The Nisbet Lecture 29.11.11
By all accounts (so far) this was a great success which, combined with the dinner and the Graham Short presentation last month, has seen the Colloquium get off to a great start. Thanks to all who helped in the foreground and the background. I offer my apologies for ‘disappearing’ relatively early last night. I had become extremely anxious about the pending strike and wanted to open my school very early to give some colleagues access to work without the unpleasantness of crossing a picket line; some of us had no legal mandate to strike. With this in mind I had booked accommodation in Dundee and only got a few hours sleep.
I spoke with my boy Jack (15) about events. He was concerned that the ‘disruptive’ students might be excluded. I explained to him that one of the functions of a university in an open society is to permit freedom of speech and paradoxically they were only doing what they felt they had to; to be fair their protest was dignified in its own way although the point was laboured a bit too long. I thought Professor Muscatelli, Professor Davis and Professor Conroy dealt with the matter in a very measured and dignified way and that the events did nothing to take the shine from a very polished speech from someone who has a tacit and deep knowledge of higher education, economics and the interconnectedness of the two. We have been ver lucky as I mentioned in my introductory remarks to attract ‘big hitters’ who do the colloquium a great compliment by giving their time and effort.
It was a delight to deal with and meet Isabel and John Nisbet. Isabel has been very easy to deal with and most helpful in the lead up. Working at a disatance and over the internet one senses someone very mannerly and keen to keep her Father’s significant reputation alive (not that she needs to).
Professor John (89). Is a ‘sharp’ man and he and I discussed a range of topics after the lecture. I mentioned to him that I has not been taught by Stanley but had been taught by many of his students –and that this was better than second best.
I was also a pleasure to meet Don Perry – our Webmaster who works closely with John K Cassidy. I do think the website has the potential to really launch the colloquium into a new orbit, and John K and I promised Isabel that this would remain a priority under this Chairmanship and those in the future.
Surely this short entry might now elicit responses on the Blog.
Please take part.
Thanks to all who attended the lecture last night and coped with the unplanned events; the lateness of the chairman, the passion of the protesters and the short but well managed confusion before the lecture kicked off.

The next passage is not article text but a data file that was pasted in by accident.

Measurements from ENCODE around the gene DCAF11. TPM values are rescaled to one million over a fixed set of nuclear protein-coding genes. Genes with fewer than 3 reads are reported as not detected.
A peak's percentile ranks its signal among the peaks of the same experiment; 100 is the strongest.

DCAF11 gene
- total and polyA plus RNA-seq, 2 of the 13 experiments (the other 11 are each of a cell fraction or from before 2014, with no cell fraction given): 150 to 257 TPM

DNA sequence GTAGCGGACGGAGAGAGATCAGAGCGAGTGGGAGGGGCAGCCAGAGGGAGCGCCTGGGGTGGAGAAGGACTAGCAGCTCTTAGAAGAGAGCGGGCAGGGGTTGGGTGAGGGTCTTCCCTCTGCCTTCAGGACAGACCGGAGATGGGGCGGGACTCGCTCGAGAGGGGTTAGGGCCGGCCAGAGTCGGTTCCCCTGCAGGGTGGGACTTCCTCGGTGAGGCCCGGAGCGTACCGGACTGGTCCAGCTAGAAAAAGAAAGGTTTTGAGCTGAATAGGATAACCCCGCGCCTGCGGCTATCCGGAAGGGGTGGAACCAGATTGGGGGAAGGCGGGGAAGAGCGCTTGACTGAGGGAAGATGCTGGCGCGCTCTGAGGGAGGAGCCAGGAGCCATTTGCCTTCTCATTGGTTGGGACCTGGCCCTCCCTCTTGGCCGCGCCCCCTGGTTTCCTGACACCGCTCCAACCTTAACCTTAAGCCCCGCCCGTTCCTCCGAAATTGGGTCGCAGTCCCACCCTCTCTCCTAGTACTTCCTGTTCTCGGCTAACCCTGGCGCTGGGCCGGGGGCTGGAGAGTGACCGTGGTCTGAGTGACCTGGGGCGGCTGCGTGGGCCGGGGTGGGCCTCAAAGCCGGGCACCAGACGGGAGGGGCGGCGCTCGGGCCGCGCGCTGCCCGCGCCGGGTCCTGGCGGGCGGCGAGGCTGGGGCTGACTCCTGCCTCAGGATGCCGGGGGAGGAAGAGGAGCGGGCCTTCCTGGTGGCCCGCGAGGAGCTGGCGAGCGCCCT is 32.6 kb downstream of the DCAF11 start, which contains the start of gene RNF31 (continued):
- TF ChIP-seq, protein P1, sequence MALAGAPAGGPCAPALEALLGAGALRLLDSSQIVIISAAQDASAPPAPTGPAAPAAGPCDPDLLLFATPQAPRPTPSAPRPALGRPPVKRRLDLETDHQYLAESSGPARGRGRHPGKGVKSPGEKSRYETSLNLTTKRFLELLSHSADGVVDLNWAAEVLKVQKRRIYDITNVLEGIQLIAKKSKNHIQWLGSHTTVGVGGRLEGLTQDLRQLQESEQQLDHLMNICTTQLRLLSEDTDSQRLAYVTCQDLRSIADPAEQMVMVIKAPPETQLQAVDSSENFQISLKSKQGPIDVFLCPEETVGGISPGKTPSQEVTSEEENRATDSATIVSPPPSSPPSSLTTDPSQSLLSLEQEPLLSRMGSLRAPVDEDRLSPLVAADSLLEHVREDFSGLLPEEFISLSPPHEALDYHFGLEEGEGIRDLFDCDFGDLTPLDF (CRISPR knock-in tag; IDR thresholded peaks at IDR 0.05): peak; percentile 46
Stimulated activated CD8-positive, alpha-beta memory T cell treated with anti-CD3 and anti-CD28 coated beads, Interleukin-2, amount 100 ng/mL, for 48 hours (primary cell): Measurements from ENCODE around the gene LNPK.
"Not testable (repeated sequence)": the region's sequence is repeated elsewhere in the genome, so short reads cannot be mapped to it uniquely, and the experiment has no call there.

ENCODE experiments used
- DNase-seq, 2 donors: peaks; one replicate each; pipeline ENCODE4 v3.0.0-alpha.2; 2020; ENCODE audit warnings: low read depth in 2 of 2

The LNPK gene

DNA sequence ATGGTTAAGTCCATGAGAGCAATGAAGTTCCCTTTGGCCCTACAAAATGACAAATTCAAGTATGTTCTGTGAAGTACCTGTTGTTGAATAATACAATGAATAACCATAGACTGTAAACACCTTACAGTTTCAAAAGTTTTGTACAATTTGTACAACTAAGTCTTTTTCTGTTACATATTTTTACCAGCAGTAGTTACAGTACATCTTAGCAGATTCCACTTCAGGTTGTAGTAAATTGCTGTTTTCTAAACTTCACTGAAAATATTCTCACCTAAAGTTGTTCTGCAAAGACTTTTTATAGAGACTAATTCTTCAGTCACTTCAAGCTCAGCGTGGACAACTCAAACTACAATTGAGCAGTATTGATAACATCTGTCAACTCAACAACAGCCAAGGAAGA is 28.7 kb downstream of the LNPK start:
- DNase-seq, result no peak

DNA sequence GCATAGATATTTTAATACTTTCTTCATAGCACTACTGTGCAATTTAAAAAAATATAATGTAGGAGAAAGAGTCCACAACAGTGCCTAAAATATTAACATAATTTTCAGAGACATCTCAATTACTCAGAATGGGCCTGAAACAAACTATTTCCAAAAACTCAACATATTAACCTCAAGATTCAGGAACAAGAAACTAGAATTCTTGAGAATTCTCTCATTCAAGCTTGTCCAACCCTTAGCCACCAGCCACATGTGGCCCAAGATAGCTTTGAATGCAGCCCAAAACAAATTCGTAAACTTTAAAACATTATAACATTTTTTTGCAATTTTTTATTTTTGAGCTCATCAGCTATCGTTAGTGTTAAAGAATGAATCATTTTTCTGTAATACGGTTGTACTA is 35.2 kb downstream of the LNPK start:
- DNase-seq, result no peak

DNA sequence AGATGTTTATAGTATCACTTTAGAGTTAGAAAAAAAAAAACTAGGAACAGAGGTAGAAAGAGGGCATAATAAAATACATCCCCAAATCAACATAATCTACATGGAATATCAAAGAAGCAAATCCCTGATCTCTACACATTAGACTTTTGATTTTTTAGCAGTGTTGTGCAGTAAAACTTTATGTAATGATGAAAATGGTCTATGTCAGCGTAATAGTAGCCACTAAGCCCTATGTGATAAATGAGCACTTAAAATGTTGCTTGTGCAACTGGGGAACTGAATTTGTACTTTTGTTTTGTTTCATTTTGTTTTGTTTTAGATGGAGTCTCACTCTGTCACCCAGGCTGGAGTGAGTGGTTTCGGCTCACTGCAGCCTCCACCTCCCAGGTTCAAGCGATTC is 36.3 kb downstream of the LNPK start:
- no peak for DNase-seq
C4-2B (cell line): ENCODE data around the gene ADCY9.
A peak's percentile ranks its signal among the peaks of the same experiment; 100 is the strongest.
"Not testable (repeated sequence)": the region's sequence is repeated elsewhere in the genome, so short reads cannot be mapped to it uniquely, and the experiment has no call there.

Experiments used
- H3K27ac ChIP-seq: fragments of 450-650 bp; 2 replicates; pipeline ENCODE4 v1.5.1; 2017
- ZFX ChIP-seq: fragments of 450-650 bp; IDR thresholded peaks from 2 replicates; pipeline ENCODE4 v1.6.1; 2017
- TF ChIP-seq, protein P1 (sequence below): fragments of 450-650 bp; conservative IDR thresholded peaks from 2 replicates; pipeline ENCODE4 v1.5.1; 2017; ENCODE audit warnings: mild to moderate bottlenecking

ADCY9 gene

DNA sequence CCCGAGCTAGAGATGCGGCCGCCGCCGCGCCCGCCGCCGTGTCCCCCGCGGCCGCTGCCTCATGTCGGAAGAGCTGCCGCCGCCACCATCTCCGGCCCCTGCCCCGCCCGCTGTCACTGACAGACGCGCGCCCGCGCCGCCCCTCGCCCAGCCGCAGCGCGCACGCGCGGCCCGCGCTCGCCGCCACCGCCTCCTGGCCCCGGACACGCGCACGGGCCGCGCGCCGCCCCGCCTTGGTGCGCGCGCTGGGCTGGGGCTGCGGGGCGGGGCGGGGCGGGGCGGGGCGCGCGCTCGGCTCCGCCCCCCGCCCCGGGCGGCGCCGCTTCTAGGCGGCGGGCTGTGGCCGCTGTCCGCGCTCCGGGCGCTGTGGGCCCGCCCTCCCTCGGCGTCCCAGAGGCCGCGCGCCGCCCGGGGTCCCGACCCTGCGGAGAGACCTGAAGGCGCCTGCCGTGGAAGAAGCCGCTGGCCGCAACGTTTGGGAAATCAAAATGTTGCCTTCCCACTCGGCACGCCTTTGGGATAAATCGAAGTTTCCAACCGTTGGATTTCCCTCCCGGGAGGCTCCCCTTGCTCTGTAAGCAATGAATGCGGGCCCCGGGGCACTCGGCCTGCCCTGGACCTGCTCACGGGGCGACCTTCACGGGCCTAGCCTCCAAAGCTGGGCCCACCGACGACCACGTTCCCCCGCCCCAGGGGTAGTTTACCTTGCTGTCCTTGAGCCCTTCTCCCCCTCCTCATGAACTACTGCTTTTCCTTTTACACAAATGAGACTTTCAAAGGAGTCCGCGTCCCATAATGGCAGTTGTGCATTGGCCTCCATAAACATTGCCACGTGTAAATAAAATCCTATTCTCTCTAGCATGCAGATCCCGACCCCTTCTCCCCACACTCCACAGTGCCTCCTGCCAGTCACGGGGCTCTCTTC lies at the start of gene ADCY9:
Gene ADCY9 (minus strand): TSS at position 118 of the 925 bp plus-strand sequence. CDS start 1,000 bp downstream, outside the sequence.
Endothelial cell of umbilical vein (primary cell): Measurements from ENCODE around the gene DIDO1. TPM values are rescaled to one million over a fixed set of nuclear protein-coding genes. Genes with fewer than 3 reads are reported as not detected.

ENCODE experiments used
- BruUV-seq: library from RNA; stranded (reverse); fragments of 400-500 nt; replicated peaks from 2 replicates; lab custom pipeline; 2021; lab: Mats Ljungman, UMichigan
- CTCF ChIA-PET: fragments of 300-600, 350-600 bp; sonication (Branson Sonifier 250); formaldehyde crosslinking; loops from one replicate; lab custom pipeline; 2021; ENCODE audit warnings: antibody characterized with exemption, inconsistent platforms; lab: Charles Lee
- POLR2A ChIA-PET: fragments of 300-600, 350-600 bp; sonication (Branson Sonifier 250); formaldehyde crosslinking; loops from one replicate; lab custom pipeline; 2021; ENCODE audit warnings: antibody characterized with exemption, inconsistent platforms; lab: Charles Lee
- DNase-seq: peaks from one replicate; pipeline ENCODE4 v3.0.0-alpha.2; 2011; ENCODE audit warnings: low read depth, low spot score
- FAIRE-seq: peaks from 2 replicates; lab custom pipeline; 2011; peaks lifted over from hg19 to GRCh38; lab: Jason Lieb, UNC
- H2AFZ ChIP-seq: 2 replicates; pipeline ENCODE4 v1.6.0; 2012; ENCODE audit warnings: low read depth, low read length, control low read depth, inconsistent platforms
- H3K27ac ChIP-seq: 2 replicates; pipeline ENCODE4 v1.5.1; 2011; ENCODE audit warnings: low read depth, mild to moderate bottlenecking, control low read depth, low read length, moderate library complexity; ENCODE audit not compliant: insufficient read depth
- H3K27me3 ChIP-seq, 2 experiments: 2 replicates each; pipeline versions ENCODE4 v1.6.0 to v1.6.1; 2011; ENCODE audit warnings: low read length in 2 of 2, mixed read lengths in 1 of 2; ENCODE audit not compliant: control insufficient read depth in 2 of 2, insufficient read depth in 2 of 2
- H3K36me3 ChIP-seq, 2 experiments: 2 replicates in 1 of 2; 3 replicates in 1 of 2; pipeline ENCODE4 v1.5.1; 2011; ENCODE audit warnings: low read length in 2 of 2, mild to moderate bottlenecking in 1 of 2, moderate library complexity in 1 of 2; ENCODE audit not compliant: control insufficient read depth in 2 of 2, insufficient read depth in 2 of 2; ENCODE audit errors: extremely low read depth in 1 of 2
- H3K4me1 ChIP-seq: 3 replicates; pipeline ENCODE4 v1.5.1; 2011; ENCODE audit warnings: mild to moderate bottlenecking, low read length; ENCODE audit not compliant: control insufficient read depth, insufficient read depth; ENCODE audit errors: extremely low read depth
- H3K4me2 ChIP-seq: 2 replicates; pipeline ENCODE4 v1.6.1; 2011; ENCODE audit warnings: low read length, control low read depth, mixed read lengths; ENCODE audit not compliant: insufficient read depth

PS Just in case you didn’t know Walter Humes recently won a medal.
I am going a bit deaf and couldn’t quite get the context or the detail. I assume it may have been the ‘George Cross for Acerbic Wit’. I’ll ask him when I see him. Congratulations anyhow Walter (sincerely).
Medals typically Awarded for….
Conspicuous gallantry and intrepidity at the risk of his or her life above and beyond the call of duty while engaged in an action against any enemy of the (….) State (…).
The above of course is bunkum.
Walter won one of two coveted Magnus Magnuson Medals for his contribution to the online journal Scottish Review. Scottish Reviewis a paticularly worthwhile read and if, like me, you cannot get through it all then at least follow Walter’s consistently impressive observations on current affairs. His Medal was presented by Sally Magnuson.
Scottish Review can be found at: http://scottishreview.net/index.shtml
Its project is described as follows:
Scottish Review is published by the Institute of Contemporary Scotland (ICS). ICS was established in 2000 with Magnus Magnusson as its first patron and Kenneth Roy, its founder, as first director.
ICS aims ‘to stimulate discussion and revitalisation of thought and debate in Scotland’ and ‘to stimulate awareness and discussion of social, economic and cultural issues affecting Scotland and Scots through education and educational initiatives’.
In proposing the foundation of ICS, at a public meeting in Glasgow on 23 October 2000, the broadcaster Ian Mackenzie said its purpose was to be ‘undogmatic, to be intellectually free, and to encompass and share any aspect of life in our land, past, present and future’. He described it as ‘yet another effort to break free from narrow systems of thinking’.